A French startup has developed a tool that allows you to meet colleagues for stand-up meetings, no matter where they are in the world, and to work with them using an interactive screen. Christened La Vitre, the new communications solution has already won over a number of blue-chip customers.
Taking video conferencing to a new level of simplicity, La Vitre offers the gift of ubiquity to fellow workers who are not on site, enabling them to work with colleagues in a natural and intuitive manner.
With regard to its form factor, the La Vitre solution is composed of a very large vertical touchscreen, which is equipped with a camera, a microphone and speaker. All of this is contained in one unit to facilitate it being moved around the office.
When using La Vitre, remote colleagues appear as life-size images, which give you the impression that they are really there. The overall effect is much more immediate than a standard video conference organised via Skype, Google Meet or Zoom. To launch a meeting, users simply have to “knock” on the touchscreen as they would on a door.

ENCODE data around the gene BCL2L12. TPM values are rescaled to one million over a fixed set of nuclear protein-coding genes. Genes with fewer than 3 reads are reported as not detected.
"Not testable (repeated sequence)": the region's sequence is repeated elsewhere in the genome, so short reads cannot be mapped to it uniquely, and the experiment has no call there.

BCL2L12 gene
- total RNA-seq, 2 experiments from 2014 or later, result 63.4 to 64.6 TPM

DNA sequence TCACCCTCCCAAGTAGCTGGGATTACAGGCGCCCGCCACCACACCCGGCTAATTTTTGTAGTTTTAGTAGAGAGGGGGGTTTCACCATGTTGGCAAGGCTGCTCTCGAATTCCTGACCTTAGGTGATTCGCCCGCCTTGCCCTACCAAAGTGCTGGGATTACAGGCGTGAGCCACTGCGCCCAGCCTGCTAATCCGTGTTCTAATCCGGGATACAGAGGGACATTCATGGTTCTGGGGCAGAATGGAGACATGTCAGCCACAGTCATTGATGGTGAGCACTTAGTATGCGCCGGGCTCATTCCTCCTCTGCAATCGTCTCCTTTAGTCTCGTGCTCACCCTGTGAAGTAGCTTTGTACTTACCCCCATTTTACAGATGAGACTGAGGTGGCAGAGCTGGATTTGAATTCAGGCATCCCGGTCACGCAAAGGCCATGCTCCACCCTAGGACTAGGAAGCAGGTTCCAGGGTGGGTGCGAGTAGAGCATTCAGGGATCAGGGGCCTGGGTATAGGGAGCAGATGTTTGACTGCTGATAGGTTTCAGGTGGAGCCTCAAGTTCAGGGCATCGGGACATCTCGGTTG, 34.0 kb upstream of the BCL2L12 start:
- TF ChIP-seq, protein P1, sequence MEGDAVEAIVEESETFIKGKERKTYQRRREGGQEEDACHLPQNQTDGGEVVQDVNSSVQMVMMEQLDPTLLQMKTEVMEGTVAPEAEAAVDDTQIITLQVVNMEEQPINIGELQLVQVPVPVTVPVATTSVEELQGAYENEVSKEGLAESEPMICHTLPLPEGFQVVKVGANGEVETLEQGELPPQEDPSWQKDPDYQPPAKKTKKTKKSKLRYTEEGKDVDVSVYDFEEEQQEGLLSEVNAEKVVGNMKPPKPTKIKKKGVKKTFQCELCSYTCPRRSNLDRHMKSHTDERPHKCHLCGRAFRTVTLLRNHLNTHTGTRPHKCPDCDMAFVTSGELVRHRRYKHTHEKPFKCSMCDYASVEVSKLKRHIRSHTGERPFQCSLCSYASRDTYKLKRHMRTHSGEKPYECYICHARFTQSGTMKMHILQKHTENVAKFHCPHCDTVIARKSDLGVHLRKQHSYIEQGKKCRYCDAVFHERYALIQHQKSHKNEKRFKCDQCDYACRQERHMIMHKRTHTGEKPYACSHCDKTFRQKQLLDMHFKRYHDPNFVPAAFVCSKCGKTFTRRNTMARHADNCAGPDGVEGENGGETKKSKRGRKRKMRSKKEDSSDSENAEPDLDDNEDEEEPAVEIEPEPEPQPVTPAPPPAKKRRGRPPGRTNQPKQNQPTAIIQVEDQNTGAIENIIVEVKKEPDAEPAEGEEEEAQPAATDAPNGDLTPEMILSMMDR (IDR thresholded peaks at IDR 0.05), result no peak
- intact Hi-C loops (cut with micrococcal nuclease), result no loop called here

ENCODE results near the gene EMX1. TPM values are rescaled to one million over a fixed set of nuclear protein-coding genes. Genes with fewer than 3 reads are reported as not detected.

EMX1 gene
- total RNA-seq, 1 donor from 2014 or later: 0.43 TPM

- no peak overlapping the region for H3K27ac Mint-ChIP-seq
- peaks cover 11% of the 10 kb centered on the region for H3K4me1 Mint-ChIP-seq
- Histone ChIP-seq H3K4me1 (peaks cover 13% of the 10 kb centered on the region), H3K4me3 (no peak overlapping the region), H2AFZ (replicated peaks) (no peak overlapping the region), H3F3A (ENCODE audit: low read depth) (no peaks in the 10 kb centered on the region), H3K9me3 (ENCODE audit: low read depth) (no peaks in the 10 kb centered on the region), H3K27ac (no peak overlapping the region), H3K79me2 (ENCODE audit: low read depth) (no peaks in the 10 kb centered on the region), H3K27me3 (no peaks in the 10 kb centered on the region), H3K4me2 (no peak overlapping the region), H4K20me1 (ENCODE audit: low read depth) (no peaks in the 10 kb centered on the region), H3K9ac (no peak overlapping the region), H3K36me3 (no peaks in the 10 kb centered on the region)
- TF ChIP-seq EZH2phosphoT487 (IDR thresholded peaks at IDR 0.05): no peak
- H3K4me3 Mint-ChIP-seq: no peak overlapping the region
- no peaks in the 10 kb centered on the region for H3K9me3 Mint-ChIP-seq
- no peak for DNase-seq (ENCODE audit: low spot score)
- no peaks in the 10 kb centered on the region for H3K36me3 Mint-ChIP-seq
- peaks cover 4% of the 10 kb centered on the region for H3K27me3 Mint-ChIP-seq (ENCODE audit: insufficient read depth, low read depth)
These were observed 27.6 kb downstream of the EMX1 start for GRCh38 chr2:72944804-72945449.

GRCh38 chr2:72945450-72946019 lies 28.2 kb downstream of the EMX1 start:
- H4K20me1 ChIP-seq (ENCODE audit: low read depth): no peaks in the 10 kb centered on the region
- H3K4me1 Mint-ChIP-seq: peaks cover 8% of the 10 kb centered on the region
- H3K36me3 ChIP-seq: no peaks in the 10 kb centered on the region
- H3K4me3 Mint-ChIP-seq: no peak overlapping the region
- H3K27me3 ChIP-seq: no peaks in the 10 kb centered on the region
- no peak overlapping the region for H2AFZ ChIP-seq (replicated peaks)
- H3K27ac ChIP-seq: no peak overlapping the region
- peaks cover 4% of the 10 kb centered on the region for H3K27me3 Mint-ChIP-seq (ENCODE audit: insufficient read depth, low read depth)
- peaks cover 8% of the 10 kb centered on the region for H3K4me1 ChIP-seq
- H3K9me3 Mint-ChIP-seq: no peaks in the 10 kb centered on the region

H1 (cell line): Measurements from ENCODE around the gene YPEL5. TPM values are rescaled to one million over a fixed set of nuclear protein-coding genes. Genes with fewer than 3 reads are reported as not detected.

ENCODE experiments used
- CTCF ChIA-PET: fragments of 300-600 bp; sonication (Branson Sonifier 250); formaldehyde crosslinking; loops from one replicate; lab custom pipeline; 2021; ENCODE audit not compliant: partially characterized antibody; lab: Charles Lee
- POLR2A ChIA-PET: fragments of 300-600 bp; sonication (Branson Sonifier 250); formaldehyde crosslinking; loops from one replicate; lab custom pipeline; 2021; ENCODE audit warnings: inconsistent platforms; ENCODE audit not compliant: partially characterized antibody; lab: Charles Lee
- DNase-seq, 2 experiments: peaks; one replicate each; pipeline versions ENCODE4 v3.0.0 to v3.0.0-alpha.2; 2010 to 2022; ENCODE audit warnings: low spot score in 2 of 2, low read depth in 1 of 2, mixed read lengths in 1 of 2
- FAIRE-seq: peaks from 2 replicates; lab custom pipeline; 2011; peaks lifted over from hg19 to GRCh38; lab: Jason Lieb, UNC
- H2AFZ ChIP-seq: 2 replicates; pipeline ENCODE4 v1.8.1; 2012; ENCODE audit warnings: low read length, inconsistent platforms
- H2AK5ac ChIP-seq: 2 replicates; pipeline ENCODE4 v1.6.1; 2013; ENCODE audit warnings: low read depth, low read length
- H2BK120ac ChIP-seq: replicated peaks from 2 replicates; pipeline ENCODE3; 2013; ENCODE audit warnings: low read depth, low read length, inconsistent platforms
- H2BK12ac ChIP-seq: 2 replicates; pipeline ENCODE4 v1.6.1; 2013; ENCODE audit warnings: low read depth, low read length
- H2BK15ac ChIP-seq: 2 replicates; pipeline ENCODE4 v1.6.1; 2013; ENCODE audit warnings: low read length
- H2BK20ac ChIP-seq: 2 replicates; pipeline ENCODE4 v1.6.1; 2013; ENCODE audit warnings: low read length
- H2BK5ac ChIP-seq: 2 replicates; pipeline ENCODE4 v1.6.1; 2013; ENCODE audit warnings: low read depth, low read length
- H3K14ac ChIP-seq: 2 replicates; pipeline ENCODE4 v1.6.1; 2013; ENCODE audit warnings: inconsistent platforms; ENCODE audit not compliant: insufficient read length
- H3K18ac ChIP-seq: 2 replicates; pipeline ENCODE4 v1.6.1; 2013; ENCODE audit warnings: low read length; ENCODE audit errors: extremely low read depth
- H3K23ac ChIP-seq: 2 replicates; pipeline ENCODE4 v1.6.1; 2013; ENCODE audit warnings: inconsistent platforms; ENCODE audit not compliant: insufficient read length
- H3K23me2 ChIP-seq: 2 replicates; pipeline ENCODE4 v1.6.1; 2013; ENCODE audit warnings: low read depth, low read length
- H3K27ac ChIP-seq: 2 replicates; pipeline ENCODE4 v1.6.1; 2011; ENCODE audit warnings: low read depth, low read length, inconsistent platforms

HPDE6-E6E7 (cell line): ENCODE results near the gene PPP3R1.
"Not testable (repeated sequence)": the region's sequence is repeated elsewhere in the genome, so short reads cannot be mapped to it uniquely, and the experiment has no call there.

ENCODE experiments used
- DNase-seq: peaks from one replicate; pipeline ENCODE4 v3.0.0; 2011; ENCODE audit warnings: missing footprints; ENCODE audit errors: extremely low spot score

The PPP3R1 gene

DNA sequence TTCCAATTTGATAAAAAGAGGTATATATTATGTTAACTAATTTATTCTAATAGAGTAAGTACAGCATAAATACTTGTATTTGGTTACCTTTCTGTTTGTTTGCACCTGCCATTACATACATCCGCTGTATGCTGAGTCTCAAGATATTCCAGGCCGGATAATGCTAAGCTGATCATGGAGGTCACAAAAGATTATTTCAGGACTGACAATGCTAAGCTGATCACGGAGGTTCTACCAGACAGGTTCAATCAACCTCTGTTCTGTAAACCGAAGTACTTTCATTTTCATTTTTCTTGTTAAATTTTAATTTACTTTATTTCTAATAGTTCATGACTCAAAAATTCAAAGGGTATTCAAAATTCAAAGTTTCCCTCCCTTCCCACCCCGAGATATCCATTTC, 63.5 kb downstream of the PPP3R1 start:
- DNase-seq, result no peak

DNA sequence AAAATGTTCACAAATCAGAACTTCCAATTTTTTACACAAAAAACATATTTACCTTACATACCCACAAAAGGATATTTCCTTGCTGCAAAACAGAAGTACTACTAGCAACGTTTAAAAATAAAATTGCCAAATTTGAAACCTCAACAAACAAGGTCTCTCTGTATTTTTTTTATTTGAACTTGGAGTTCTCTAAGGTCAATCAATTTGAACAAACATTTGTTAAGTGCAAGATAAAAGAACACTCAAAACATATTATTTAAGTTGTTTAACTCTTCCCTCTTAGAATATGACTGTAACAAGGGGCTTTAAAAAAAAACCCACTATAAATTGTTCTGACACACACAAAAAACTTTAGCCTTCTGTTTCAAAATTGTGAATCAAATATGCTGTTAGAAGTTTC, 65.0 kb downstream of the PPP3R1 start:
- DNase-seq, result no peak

The real strength of La Vitre is its interactive screen, which allows you to write on it and to correct text, using a finger or a stylus. Better still, it also allows you to display files from your smartphone, exactly as you might at a face-to-face meeting.
This functionality is also open to files from computers, tablet computers or any other device that is connected to the internet. Once they have been inserted, displayed files can be re-dimensioned as required.
Finally, to facilitate international meetings, La Vitre is equipped with an automated translation system that allows for communication between 30 different languages.
For those who wish to take advantage of the new system, La Vitre provides bespoke estimates that take into account the needs of individual companies. At the same time, future customers should plan for a minimum subscription of €200 (RM983) per month.
More than one hundred La Vitre solutions have already been installed in French blue-chip companies, notably Bouygues Construction, Capgemini and TF1. – AFP Relaxnews
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